It was common with a low response rate for questions regarding sex. Women neglected to answer these questions to a larger extent than men, as did anal cancer survivors compared with volunteers. In Sunesen’s study, half of the patients did not answer questions evaluating sexual function and the majority of those stated complete absence of sexual desire and activity as a reason. In Jephcott et al., only 54% of anal cancer survivors answered compared with 80% of healthy volunteers  and similar response frequencies have also been reported by Knowles, Welzel and Allal [11, 34, 36].
Compared with healthy volunteers, anal cancer survivors scored worse for sexual problems and men scored worse than women (see Table 5). In Joseph et al., sexual function was significantly decreased for both women and men during treatment, but returned to baseline values after treatment .
Bentzen found a clinically significant difference in sexual interest between anal cancer survivors and volunteers for both genders, supported by Provencher and Sunesen [10, 16, 37]. The latter also found that women not interested in sexual activity rated their sexual desire to be “severely decreased” or “non-existing”.
Erectile dysfunction in men and dyspareunia in women was found to be common after anal cancer treatment. Bentzen, Sunesen and Fakhrian all report an incidence of erectile dysfunction between 60 and 71% [10, 16, 40]. Among healthy volunteers, this was 20% . Up to 60% of the female patients experienced some degree of dyspareunia [10, 40] and Joseph et al. found dyspareunia to be the only symptom that did not return to baseline 1 year after treatment . Bentzen et al. found that the biggest difference in QoL was found among female patients experiencing grade 3 dyspareunia compared with those free of dyspareunia, which indicates that dyspareunia is a symptom of great importance . This is corroborated by Sunesen et al. .
Patients treated for anal cancer have a long-term reduced quality of life compared with healthy individuals, which is accompanied by and in some part due to bowel, urinary and sexual dysfunction. Compared with pre-treatment QoL, the deterioration in QoL seen immediately after treatment improved substantially within the first year.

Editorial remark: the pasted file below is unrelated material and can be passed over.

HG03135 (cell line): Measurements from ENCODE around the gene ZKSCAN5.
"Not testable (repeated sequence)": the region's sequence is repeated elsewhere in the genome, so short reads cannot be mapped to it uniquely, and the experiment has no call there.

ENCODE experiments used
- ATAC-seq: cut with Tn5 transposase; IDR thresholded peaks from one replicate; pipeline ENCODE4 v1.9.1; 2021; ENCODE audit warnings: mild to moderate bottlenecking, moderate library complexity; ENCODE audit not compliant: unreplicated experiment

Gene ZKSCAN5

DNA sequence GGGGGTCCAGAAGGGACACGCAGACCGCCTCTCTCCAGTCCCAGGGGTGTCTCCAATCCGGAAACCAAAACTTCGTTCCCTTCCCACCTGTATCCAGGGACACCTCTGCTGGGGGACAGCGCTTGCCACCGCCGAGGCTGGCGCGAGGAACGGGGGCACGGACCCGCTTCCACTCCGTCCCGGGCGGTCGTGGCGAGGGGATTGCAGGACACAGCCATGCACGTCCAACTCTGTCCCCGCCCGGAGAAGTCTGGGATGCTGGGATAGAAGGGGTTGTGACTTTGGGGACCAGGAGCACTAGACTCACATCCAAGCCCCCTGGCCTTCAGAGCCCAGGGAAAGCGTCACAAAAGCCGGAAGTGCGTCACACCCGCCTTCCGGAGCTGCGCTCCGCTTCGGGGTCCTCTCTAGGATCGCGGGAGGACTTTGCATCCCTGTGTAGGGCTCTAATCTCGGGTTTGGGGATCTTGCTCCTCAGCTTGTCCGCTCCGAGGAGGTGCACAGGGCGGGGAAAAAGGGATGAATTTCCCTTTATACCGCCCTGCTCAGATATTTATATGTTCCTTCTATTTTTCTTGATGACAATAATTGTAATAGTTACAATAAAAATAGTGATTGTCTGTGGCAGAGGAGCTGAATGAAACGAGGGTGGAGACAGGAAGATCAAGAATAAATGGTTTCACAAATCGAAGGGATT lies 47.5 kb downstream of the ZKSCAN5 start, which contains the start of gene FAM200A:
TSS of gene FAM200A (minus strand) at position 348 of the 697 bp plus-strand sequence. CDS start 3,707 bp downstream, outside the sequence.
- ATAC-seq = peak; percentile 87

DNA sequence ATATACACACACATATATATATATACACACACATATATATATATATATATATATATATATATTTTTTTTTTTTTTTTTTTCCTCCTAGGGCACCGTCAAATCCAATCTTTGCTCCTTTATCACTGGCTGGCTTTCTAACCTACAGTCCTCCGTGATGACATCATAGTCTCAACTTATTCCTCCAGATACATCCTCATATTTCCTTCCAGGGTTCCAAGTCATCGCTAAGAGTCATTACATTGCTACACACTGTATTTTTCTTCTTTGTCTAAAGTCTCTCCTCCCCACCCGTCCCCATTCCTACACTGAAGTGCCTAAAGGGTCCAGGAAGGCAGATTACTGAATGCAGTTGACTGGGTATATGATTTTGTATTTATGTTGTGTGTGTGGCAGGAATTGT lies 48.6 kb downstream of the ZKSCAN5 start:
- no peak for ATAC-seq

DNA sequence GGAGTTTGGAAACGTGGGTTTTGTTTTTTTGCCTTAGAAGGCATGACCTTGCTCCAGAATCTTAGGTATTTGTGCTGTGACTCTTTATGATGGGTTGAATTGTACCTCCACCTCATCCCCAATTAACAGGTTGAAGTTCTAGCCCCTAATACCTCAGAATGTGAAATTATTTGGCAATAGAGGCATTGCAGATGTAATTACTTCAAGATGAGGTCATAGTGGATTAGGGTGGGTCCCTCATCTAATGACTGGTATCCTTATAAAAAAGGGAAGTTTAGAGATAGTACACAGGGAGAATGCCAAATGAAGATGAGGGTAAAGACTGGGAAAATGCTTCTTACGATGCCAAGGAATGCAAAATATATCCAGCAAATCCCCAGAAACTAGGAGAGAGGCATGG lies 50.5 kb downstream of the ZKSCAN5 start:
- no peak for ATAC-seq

The decrease in global QoL seen in anal cancer survivors compared with Swedish reference material  and healthy volunteers [16, 35] seems to be multifactorial. Consistently throughout the studies, bowel dysfunctions such as faecal incontinence, faecal frequency and faecal urgency seem to have a large impact on quality of life [10, 11, 36, 40]. In the case of bowel dysfunction, a stoma might alleviate some of these symptoms. In one of the included studies, it was shown that patients who underwent an abdominoperineal resection, APR, experienced an increase in general health score and decrease of rectal pain after surgery. Colostomy-free survival is often used as a measure of clinical success. However, for some patients, a stoma might be a relief. In fact, in patients with rectal cancer, it is not certain that a stoma will reduce quality of life . We suggest that perhaps more patients treated for anal cancer would benefit from meeting with a surgeon to evaluate the possible benefit of having a stoma.
Urinary incontinence was identified in several studies as a factor influencing quality of life. The frequency of urinary incontinence was lower than among patients operated for rectal cancer [45,46,47,48,49,50] but in contrast to patients treated for rectal cancer, it remained for a longer period of time .
In order to more precisely describe the aetiology of the symptoms, it is important to also evaluate QoL and body functions before treatment. A pre-treatment questionnaire could then be used to identify patients at risk and provide useful information to assist patients early in the post-treatment period to improve quality of life.
Patients treated for anal cancer have an altered sexual life. It is evident from this review that this issue needs to be addressed. The low response rate, however, makes interpretation difficult. In the future, more research should be focused on this area to improve the quality of data. Male sexual function seems to be similar to patients treated for rectal or prostate cancer [48, 51] and it is important that patients are referred to urologists after treatment to try different treatment options. In women, dyspareunia was reported as causing distress and affecting quality of life. This can sometimes be alleviated with support from gynaecologists, but as with sexual problems in men, the issue must be addressed with the patients after treatment cessation.